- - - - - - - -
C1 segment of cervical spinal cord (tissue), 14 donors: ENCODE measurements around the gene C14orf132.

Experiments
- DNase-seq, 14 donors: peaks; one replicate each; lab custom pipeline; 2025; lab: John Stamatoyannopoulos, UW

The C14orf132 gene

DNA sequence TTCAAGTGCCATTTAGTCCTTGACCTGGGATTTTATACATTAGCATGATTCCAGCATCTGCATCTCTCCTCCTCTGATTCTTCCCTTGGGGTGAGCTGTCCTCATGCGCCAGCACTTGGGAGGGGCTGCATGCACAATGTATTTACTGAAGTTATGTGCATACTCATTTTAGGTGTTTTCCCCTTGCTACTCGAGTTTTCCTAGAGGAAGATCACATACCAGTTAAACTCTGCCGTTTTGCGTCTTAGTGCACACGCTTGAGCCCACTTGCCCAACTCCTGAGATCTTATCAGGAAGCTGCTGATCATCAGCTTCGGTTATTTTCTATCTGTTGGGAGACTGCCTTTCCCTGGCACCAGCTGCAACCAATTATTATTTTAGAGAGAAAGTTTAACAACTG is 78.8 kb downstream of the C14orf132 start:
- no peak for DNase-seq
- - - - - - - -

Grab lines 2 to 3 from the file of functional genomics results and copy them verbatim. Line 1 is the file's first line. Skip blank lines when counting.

Experiments
- DNase-seq, 14 donors: peaks; one replicate each; lab custom pipeline; 2025; lab: John Stamatoyannopoulos, UW